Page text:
3 A physical attack by one person upon another where neither the offender displays a weapon, nor the victim suffers obvious severe or aggravated bodily injury involving apparent broken bones, loss of teeth, possible internal injury, severe laceration, or loss of consciousness.
4 The unlawful taking, carrying, leading, or riding away of property from the possession of another.
5 Any sexual act directed against another person forcibly and/or against that person’s will.
6 Attack upon a person for the purpose of inflicting severe or aggravated bodily injury.
7 Unlawful entry of a structure to commit a felony or theft.
8 Taking or attempting to take anything of value using actual or threatened force or violence.
NOTE: Data are for degree-granting institutions, which are institutions that grant associate’s or higher degrees and participate in Title IV federal financial aid programs. Some institutions that report Clery Act data—specifically, non-degree-granting institutions and institutions outside of the 50 states and the District of Columbia—are excluded. A hate crime is a criminal offense that is motivated, in whole or in part, by the perpetrator’s bias against a group of people based on their race, ethnicity, religion, sexual orientation, gender, gender identity, or disability. Includes on-campus incidents involving students, staff, and on-campus guests. Excludes off-campus crimes and arrests even if they involve college students or staff. Arson is not shown in the figure; there was 1 hate-related arson incident reported in 2011 and 1 reported in 2014.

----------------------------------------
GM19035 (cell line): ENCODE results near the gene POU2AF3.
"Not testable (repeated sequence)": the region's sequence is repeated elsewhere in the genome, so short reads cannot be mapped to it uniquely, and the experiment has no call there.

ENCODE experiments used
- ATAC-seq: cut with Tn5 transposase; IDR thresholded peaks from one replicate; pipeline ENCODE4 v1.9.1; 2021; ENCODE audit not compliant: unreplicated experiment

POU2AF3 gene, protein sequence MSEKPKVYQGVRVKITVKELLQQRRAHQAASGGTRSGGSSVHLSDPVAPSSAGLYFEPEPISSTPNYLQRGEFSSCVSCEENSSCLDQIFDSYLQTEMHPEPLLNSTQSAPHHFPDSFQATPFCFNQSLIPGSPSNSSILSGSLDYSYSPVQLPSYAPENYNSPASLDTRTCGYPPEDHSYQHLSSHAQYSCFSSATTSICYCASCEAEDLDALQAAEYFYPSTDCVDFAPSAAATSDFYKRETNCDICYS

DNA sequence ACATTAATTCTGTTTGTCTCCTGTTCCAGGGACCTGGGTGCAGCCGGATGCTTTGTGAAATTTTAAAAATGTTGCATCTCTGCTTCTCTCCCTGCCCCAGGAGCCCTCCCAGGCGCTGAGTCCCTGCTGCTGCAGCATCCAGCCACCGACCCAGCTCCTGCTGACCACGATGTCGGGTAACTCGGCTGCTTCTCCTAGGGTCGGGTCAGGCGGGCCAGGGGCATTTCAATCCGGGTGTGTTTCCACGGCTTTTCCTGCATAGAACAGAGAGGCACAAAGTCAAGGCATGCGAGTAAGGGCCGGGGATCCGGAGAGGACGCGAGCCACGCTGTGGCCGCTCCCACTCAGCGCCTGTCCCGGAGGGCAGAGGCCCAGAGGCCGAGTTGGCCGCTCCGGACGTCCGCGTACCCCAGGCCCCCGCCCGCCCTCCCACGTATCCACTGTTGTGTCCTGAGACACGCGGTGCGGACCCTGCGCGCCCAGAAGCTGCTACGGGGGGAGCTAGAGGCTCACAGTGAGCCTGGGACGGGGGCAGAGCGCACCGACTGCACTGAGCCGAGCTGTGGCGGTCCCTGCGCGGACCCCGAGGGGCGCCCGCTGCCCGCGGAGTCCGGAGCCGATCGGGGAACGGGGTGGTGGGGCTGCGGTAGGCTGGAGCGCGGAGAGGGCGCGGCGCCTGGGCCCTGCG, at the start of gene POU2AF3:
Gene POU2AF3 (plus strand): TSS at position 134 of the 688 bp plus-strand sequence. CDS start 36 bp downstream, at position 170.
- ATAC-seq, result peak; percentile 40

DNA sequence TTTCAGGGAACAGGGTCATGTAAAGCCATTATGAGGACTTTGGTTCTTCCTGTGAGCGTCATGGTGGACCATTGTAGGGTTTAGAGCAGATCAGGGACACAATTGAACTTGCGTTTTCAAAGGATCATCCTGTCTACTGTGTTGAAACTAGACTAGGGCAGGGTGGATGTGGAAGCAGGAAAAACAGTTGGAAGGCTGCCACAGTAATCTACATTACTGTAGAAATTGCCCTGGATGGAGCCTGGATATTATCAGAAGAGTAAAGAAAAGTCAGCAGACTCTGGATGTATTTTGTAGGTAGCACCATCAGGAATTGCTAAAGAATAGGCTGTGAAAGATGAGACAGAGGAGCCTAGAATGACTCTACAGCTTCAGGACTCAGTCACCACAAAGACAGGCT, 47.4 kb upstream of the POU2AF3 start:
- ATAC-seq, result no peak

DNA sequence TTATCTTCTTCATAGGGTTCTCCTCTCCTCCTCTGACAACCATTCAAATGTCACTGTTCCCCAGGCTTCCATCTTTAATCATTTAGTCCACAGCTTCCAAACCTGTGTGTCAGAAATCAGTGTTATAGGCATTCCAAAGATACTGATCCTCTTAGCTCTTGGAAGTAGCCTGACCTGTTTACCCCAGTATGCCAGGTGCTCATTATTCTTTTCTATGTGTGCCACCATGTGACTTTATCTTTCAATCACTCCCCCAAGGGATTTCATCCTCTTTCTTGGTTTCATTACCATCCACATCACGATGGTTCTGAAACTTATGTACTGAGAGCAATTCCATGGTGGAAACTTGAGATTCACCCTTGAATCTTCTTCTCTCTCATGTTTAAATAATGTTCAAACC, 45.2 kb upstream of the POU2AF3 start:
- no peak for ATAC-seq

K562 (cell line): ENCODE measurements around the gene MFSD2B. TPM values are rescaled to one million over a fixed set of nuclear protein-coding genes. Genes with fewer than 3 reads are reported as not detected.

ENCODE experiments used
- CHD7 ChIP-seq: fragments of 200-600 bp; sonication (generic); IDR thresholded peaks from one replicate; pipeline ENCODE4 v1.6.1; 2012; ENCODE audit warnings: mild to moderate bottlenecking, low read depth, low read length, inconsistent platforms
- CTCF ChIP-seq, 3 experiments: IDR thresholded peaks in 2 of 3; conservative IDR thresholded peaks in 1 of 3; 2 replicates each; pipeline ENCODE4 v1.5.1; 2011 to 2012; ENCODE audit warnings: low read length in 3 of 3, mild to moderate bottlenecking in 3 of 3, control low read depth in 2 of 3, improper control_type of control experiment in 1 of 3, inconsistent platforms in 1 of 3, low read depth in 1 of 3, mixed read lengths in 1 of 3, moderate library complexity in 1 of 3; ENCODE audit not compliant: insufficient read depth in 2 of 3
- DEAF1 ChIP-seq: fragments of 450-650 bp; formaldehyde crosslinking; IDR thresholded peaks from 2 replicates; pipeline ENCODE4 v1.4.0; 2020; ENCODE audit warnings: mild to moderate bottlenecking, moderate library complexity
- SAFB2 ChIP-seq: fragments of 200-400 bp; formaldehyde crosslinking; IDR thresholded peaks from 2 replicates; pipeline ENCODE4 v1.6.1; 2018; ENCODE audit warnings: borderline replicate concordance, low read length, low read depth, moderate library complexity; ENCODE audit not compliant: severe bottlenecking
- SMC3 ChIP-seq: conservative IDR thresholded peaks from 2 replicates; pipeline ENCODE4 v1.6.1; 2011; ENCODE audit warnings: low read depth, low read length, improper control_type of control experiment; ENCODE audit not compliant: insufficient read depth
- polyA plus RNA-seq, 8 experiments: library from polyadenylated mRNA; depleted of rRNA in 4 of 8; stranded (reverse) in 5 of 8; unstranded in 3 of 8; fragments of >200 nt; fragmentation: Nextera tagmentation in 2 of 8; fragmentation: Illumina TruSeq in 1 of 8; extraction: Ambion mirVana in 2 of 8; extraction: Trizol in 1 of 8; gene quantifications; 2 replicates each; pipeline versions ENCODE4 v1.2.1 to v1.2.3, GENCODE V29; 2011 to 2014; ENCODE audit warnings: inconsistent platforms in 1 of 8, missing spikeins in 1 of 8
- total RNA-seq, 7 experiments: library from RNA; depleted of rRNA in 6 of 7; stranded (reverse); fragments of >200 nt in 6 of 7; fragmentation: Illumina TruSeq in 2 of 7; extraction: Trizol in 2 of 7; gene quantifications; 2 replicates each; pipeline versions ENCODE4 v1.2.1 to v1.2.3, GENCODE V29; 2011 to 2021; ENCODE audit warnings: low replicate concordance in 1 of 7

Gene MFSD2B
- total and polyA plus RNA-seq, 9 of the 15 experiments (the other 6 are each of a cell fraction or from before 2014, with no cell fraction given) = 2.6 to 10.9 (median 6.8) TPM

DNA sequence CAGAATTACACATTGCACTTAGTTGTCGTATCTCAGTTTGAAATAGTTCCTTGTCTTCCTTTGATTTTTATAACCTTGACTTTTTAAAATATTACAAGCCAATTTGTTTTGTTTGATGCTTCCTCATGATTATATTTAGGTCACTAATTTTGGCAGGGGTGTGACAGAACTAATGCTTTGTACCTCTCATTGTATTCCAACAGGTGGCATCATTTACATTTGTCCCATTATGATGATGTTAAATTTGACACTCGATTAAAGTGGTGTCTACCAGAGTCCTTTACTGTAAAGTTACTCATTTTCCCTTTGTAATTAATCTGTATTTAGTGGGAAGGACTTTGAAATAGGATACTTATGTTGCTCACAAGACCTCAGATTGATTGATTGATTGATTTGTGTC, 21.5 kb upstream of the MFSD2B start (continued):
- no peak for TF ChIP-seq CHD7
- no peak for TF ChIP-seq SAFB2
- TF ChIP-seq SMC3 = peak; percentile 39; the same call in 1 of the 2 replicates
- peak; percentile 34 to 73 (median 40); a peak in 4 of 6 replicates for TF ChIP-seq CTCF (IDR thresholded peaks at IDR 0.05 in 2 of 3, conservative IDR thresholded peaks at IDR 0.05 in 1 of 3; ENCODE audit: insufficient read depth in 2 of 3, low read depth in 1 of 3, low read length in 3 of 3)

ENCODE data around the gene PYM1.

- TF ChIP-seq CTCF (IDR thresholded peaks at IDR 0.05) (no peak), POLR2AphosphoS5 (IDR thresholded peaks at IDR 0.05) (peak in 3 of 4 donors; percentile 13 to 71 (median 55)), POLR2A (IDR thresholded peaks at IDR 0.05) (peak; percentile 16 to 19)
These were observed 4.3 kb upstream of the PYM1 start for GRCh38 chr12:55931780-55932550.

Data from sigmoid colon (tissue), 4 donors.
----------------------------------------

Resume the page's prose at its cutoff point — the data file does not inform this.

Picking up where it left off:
SOURCE: U.S. Department of Education, Office of Postsecondary Education, Campus Safety and Security Reporting System, 2010 through 2014.


The distribution of reported on-campus hate crimes in 2014 was similar to the distributions in previous years. Vandalism, intimidation, and simple assault constituted the three most common types of hate crimes reported by institutions in every year from 2010 to 2014. For example, of the 778 hate crimes in 2013, there were 357 vandalisms, 296 intimidations, and 91 simple assaults. Also similar to 2014, there were no reported incidents of murder, nonforcible sex offenses, or motor vehicle theft classified as hate crimes in any year from 2010 to 2013.

Three out of five of the total reported on-campus hate crimes in 2014 were motivated by either race or sexual orientation. Race was the reported motivating bias in 35 percent of hate crimes (280 incidents), while sexual orientation was the reported motivating bias in 25 percent of hate crimes (200 incidents). The other two out of five hate crimes were motivated by religion (112 incidents), gender (102 incidents), ethnicity (76 incidents), gender identity (24 incidents), and disability (10 incidents).